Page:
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Is it acceptable to use the abbreviation cf. in MLA style?

In MLA style, cf. may be used in parenthetical citations, but writers should take care not to use the abbreviation, meaning “compare” (from the Latin “confer”), when they intend see also. Whereas see also is used to direct a reader to a supplementary work, cf. is used to compare one source with another:

Diminutive staffs (between ten and twenty officials to inspect the nation’s multifarious workhouses) necessarily meant that much was left to “local discretion” (Fraser 53; cf. Wood 79–83).*

In the example above, the citation “(Fraser 53; cf. Wood 79–83)” means that Fraser is the source of the preceding borrowed material and that Wood may be compared with Fraser.

Published 24 July 2019

Should there be a space between a time and a.m. and p.m. in both prose and works-cited-list entries?

Yes. In MLA style, there should always be a space between the time and a.m. and p.m.:

Responding to the MLA Style Center post “Apostrophes,” Doug asked, on 30 March 2018, at 1:16 p.m., whether one should write “Albert Camus’ novel or Albert Camus’s novel.”
Work Cited
Doug. Comment on “Apostrophes: One Mark, Three Ways.” The MLA Style Center, 30 Mar. 2018, 1:16 p.m.,

Published 7 May 2019

In prose and titles, should an author use 3-D and 2-D or spell out the abbreviations?

It depends. MLA style minimizes the use of abbreviations in prose, but if in certain contexts the abbreviation is more common than the spelled out term, use the abbreviation. For example, you might refer to 3-D movie rather than three-dimensional movie, but you might write a two-dimensional surface rather than a 2-D surface. 
If you are citing the title of a published work that includes the abbreviations, use the abbreviations. If you are supplying the title of your own work, be consistent: use whichever form—abbreviation or spelled-out term—that you have used in your paper.

Published 14 February 2019

Should I use BC and AD or BCE and CE for era designations?

The choice of era designations is up to the writer. In our publications, we prefer to use BCE (before the common era) and CE (common era), both of which follow the year:

200 BCE
300 CE

If you use BC (before Christ) and AD (anno Domini, medieval Latin for “in the year of the Lord”), note that, by convention, BC follows the year, and AD precedes it:

200 BC
AD 300

  . . .

Published 25 January 2019

Should et al. be italicized in MLA style?

Only italicize et al., meaning “and others,” if it is referred to as a term, as the examples in this sentence and the question above show. In parenthetical citations and works-cited-list entries, the abbreviation should be set roman, as shown in the MLA Handbook (116, 22):

(Burdick et al. 42)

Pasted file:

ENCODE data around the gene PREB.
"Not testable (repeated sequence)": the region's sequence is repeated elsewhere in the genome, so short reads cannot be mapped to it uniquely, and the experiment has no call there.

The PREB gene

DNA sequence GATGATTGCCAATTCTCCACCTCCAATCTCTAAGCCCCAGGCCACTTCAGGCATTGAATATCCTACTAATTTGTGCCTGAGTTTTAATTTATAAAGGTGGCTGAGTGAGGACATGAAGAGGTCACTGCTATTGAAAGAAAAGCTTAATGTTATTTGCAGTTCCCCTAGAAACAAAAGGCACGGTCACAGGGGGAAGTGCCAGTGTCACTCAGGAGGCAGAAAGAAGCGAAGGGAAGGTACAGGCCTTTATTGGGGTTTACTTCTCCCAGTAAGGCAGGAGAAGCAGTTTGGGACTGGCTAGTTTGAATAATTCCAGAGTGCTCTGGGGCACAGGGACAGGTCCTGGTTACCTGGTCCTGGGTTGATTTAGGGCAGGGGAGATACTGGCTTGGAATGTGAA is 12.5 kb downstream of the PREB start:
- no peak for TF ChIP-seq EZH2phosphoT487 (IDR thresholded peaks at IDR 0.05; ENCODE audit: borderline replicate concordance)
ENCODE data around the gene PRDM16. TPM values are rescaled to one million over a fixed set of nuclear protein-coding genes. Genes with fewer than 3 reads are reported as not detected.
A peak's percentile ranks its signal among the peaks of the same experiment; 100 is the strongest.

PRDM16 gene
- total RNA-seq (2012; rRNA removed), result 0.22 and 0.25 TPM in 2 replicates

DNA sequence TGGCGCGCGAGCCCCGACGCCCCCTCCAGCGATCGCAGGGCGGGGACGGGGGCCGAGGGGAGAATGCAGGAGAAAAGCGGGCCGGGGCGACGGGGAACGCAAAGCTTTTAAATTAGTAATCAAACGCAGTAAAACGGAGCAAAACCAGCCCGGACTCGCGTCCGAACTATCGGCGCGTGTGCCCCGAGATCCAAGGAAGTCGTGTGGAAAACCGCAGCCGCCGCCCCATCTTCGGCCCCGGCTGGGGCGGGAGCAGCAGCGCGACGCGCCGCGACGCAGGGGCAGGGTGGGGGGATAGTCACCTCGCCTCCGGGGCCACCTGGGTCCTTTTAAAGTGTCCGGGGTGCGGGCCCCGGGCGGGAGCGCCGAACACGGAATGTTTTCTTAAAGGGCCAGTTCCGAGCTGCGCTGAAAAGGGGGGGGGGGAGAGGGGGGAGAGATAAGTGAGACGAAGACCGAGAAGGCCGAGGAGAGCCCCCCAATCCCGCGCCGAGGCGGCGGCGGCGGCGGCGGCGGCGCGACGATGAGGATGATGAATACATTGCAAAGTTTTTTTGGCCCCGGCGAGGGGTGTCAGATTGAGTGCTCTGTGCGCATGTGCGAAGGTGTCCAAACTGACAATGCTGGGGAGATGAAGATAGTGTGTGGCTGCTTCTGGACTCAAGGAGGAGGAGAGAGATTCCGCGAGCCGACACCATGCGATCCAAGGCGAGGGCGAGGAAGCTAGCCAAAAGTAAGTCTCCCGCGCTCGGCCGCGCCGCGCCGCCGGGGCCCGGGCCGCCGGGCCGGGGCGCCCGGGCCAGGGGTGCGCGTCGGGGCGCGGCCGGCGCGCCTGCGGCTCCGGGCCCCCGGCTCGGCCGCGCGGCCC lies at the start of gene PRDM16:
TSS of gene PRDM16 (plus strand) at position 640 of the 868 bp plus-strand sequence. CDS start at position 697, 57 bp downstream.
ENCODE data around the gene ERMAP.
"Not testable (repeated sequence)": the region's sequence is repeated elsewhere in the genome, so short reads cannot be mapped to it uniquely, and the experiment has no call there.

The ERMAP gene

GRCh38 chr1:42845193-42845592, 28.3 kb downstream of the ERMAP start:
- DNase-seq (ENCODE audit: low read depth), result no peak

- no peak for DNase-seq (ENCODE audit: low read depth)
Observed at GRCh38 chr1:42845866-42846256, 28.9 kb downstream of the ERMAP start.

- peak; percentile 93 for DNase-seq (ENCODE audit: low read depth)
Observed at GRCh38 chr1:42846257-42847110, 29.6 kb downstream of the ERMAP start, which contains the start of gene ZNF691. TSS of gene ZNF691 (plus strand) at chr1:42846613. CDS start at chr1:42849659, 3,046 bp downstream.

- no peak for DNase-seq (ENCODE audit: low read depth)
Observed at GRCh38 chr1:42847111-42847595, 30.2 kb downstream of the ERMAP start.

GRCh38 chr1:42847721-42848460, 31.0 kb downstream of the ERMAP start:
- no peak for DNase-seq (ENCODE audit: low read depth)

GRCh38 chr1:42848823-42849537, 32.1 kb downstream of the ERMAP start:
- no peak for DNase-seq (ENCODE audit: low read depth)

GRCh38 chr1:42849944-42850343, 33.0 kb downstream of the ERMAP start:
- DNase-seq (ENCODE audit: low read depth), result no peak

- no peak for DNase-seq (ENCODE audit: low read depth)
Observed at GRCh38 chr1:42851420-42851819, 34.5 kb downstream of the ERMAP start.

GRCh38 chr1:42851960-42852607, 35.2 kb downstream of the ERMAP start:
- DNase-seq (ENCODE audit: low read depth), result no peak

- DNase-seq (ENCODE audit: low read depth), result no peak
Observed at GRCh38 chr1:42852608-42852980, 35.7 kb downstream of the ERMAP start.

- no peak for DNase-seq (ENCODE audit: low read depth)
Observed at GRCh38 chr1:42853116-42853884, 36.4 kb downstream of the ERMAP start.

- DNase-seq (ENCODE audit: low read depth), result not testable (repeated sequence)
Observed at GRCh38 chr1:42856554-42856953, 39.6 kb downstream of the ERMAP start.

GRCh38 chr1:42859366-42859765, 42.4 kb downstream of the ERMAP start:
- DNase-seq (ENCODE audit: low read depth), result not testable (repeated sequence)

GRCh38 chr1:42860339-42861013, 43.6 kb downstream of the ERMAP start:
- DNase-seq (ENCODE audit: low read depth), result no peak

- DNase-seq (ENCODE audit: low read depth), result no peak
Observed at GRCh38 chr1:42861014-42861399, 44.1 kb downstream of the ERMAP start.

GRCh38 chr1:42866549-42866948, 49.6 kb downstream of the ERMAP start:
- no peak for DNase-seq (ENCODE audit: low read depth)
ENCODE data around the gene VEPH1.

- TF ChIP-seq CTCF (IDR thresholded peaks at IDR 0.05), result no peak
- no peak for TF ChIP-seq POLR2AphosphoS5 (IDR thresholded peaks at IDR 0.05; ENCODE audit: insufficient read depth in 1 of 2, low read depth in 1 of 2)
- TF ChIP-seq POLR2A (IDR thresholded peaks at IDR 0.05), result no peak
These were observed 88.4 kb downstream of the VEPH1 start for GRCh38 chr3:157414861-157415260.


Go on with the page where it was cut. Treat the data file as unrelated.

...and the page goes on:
Burdick, Anne, et al. Digital_Humanities. MIT P, 2012.

Work Cited
MLA Handbook. 8th ed., Modern Language Association of America, 2016.

Published 17 January 2019

How do I abbreviate the name of a corporate author in my in-text citation?

Use either the first few words of the name or, if not cumbersome, the entity’s initials. For example, Institute of Medicine (US) Standing Committee on the Scientific Evaluation of Dietary Reference Intakes and Its Panel on Folate, Other B Vitamins, and Choline might be shortened to Institute or Institute of Medicine, but National Institutes of Health might be shortened to NIH.
Whichever form you choose, use it consistently throughout your work.
  . . .

Published 30 November 2018

When is a comma used before et al. in MLA style?

In MLA style, a comma is generally only used before et al. in the “Author” slot of works-cited-list entries when the author’s first and last names are reversed:

Burdick, Anne, et al. Digital_Humanities. MIT P, 2012. 

The comma tells your reader that the name Anne is out of normal position and that the abbreviation attaches to the full name, not just to Anne.
In contrast, in an entry starting with a name that is not reversed—for example, a Chinese, Japanese, or Korean name—no comma is needed:

Liu Chang et al. “Cong Changchungong dao Zhongcuigong.” Zijincheng, . . .

Published 11 September 2018

Is a compound subject a noun phrase for the purposes of abbreviating a title, or should I just use the first noun?

As section 3.2.1 of the MLA Handbook explains, when you need to shorten a title for a parenthetical citation, “give the first noun and any preceding adjectives, while excluding any initial article: aanthe” (117). Thus, if a title consists of a compound subject, use only the first noun and any adjectives that precede it as the abbreviated title. For example, if the title of an essay is “Memory and Experience,” abbreviate the title as “Memory.” If the title is “Faulty Memory and Bad Experience,” shorten the title to “Faulty Memory.” . . .

Published 11 April 2018

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